Broke

by Marjorie Jensen 

As tautological as it may sound, Chicago is an expensive city. Between only the most essential groceries and envelopes marked “Antioch Business Office,? unexpected bills found me miles from my “current mailing address.? My pithy checks signed by the President of the Newberry don’t cover half of these costs. I had to find a second job. I wasn’t surprised.

The second store within a few blocks of my apartment with a “Help Wanted? sign offered Caitlin and I jobs moments after turning in our applications. I am now an exhausted employee of Jimmy John’s sub shop. In fact, I have to leave for work in exactly two hours. Do I like it? It offers me something that the Newberry doesn’t: working-class people.

Now, I’m not implying uneducated. Some of the kids go to various colleges in Chicago. Most are just refreshingly down-to-earth. Take Kenny, one of our delivery drivers (read bike messenger with subs), informing us about where the elastic in his boxers had begun to separate from the rest. Davorah, our manager, asked him to clean the lower racks of the cold table (where we make our subs).

“I told you about my underwear,? he replied, unwilling to bend over. It breaks up the monotony.

JJ’s is open late on the weekends (by late, I mean until 5am) and we are on Division Street (read one of the most expensive bar districts in Chicago). My Friday nights are spent listening to the mantra of my manager, Matt: “bathrooms are for customers only,? to the rich, drunken “douchebags? with popped collars. He changes the CD to Mindless Self Indulgence and sighs as they ignore him.

These are the kids who couldn’t afford to take most of the “public? programs offered at the Newberry. We have a master schedule in the Development Office’s ‘S’ drive in the computer network. The ‘Sacred and Profane: The Art of the Tale’ workshop that I would love to take is 8 sessions for $160. I couldn’t afford it. I’m only at Antioch (and the Newberry) thanks to lots and lots of financial aid.

I invite my fellow Fellows to visit me at JJ’s. Some do, bringing me cigarettes and hugs. They are sad that I can’t go out with them. But they understand and are encouraging, calling my JJ’s uniform sexy. I appreciate that white lie. Caitlin is a riot to work with. We dance in the ‘back of house,’ as it were. Others are reluctant.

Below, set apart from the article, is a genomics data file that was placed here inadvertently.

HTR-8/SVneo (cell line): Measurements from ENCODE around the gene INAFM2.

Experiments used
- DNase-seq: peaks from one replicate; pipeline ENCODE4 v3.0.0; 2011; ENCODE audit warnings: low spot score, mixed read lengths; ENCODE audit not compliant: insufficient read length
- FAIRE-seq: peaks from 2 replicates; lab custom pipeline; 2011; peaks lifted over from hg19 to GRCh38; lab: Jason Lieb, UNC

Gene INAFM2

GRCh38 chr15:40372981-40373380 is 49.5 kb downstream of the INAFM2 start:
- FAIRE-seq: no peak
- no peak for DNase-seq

“I didn’t know if you would feel comfortable with me visiting you at work; seeing you in a subservient position like that,? said Laura from Beloit.

Really, it’s okay. I’m used to it. I’ve been working-class all my life. It does make for a strange relationship with the academy. Higher education is generally run by and for rich, white men. I chose Antioch, in part, to try to escape the elitist mentality of many institutions. Even our radical, left-wing haven has its literati and men earning drastically more than women. A microcosm, truly.

My Wednesday nights belong to the events at the Newberry. We held a pleasant reception for the Book Fair Volunteers. John Notz, the chair of the Fair that has been going on for twenty years, spoke briefly. He was proud of the work they had done- theirs was the only program that reached out to Marx’s proletariat. He hedged around that term, instead calling them:

“Those people who come to buy their year’s worth of romance novels for a few dollars.? Not the educated elite. Not those who have the money or cultural capital (as Bourdieu would say) to attend most of the events. Not those who receive Gala invitations with themed giving brackets (ie. Lords and Ladies being higher donors than the Knights and Damsels at the Elizabeth event).

The following Wednesday held the opening of ‘The Aztecs and the Making of Colonial Mexico’ event. I have been preparing the RSVP list, name-tags, signs, and various other internish projects for over a month now. The names on that list include the General Consul of Mexico, many members of the Board of Trustees and friends (read large donors) of the library.

I sat behind the check-in tables, anxiously awaiting 323 people that RSVP’ed. We didn’t make enough name tags. Many not on the list arrived, complaining about their name not being in the alphabetized collection spread out in front of us. We put out more chairs frantically. Eventually, David Spadafora, the President of the Newberry, took the mike to introduce the General Consul.

“We have not had sufficient contact with the Mexican-American community of Chicago,? he began. He continued, explaining that this event was an attempt to bring much-needed diversity to the library. The first step in solving any problem is admitting to it. The second is discussing it. I encourage students to come to the library, be part of the program and part of the solution.